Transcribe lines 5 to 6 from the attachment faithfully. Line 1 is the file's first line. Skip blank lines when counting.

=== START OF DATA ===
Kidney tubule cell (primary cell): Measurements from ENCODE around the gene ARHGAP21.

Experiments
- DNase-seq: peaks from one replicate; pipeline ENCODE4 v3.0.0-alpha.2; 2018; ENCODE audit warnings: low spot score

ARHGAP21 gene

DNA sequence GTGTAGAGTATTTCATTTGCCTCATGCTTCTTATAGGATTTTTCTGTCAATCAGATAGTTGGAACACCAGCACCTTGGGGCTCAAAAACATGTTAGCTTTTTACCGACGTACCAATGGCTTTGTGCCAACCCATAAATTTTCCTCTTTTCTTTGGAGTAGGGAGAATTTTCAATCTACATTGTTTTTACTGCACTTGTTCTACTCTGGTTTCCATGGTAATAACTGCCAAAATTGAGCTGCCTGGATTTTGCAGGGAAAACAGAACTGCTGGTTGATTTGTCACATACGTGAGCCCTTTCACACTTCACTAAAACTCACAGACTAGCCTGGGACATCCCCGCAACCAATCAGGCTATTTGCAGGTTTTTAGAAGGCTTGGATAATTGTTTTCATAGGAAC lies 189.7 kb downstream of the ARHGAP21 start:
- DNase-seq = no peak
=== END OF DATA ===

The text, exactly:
DNA sequence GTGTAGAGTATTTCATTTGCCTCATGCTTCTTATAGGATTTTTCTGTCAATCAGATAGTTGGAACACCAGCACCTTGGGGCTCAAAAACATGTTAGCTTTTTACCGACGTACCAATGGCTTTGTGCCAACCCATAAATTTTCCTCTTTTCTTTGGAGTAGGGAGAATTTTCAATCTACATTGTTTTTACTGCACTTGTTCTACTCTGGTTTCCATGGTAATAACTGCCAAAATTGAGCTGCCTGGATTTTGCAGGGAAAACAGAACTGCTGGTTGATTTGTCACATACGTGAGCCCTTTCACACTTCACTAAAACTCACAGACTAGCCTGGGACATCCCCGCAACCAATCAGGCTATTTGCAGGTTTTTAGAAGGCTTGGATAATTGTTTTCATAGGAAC lies 189.7 kb downstream of the ARHGAP21 start:
- DNase-seq = no peak